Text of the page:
When Canada enters Phase 2 of the national mass COVID-19 immunization effort in April, federal officials are planning to receive “more than” one million doses of approved vaccines every week, on average.

Maj-Gen. Dany Fortin, who is leading Canada’s logistical rollout and distribution of vaccines from the Public Health Agency of Canada, called the second part of the national vaccination campaign the “ramp-up” phase. This is when vaccinations of the general public are slated to begin, and right now it’s anticipated that 20 million doses will be delivered to Canada between April and June.

“The logistics planning team at the agency is working with federal, provincial, territorial and Indigenous partners to align forecasted vaccine availability with the immunization capacity in the provinces and territories,” Fortin said, adding that this includes making sure the cold-chain storage and other supplies like needles and bandages are available.

Fortin said he is “optimistic” that provinces and territories will be ready to vaccinate at scale when these larger batches of doses begin arriving, citing the thousands of health-care professionals who have stepped up and are volunteering to help administer doses when the time comes.

The Phase 1 rollout is continuing through February and March, pushing to properly allocate and prioritize key groups like residents and staff in long-term care homes as well as front-line health-care workers with the initial six million doses of the approved Pfizer-BioNTech and Moderna vaccines.

In this first stage of the vaccine campaign, Canada has seen both doses sitting in freezers as well as provinces saying they are running short, while those on the front line have sought to sort out who should and shouldn’t be receiving shots at this time.

Noting the “disappointment” from some vaccination clinics that have already started scaling up but don’t have the supply of vaccines to sustain a higher rate of immunizations, Fortin said that “little wrinkles” like that will be ironed out before mass vaccinations begin.

“We have been sharing data with provinces and territories, who of course, understandably want more vaccines as they ramp up their vaccination programs. The challenge is: we have limited quantities. We’ll have a significant big jump in the second quarter and we'll be able to distribute much larger quantities and vaccinate at scale.”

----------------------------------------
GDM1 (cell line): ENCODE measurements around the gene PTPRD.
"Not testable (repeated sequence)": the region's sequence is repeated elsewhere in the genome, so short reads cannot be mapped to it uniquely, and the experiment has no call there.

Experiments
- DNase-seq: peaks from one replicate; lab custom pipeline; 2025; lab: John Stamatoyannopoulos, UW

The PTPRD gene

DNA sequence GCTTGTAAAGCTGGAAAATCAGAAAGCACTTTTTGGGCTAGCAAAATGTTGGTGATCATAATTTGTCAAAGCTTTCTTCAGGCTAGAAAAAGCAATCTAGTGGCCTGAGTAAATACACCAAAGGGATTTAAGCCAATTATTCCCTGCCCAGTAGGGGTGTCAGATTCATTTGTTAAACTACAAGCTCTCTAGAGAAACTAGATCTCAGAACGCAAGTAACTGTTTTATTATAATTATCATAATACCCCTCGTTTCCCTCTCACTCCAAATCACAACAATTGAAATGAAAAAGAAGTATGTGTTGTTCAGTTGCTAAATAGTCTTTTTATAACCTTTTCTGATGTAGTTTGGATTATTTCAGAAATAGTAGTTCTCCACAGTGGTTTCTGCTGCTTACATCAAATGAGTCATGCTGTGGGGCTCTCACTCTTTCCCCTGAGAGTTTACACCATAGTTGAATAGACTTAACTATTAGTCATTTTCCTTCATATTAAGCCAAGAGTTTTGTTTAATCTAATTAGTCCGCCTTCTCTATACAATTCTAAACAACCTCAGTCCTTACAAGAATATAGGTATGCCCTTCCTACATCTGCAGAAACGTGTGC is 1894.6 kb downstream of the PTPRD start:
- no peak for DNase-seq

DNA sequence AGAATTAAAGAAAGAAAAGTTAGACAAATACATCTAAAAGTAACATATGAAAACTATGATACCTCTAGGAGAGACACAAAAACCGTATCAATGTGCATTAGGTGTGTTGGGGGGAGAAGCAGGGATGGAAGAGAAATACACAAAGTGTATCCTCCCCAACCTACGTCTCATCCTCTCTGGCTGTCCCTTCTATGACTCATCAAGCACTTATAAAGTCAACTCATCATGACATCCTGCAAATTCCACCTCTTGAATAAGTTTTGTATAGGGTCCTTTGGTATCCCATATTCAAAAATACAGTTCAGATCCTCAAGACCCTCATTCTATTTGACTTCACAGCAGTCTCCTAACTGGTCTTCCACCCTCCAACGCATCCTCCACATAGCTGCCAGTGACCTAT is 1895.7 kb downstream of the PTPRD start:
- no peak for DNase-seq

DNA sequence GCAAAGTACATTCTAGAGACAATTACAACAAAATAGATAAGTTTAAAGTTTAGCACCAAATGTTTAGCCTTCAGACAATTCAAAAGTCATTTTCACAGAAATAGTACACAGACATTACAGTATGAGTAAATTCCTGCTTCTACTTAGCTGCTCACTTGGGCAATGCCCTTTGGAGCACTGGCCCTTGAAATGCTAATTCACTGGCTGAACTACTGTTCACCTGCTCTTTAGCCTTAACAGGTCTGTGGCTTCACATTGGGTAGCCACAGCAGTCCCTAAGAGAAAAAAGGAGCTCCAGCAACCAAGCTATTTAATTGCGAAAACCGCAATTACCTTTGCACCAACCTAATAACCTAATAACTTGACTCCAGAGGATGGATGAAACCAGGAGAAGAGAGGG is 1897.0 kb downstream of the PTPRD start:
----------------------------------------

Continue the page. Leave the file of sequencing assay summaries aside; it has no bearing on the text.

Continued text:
Fortin said additional planning documents about Phase 2 will be shared with the provinces and territories soon. 

“We continue to work with Public Services and Procurement Canada colleagues, and with manufacturers to maximize the vaccine availability so that as many Canadians as possible can be safely immunized as rapidly as possible.”

By Friday, the federal government will have distributed a total of 929,000 doses, Fortin said Tuesday during a technical briefing on the vaccine rollout.

So far, more than 82 per cent of those doses have actually been administered, according to CTV News’ vaccine tracke

This week the federal government published a delivery schedule outlining the amount of Pfizer and Moderna vaccines being distributed to provinces each week between now and the end of February so that each region can plan accordingly and schedule an appropriate number of vaccination appointments.

Fortin said Wednesday that he expects the precise allocations will be confirmed “soon.”  

The number of vaccines coming into Canada in the months ahead could also shift, if additional vaccine candidates are given regulatory approval.

Health Canada safety and efficacy reviews are underway for two additional vaccine candidates: AstraZeneca and Johnson & Johnson, which if approved would further bolster Canada’s available supply.

Canada has deals to secure up to 20 million doses of the AstraZeneca vaccine candidate, and up to 38 million doses of the Johnson & Johnson vaccine candidate.

Fortin said he does have preliminary planning figures for the deliveries from these manufacturers, but the batch shipment sizes are still being negotiated.

“Once regulatory approved and once available, then quantities that Canada expects to receive will start trickling into the country.”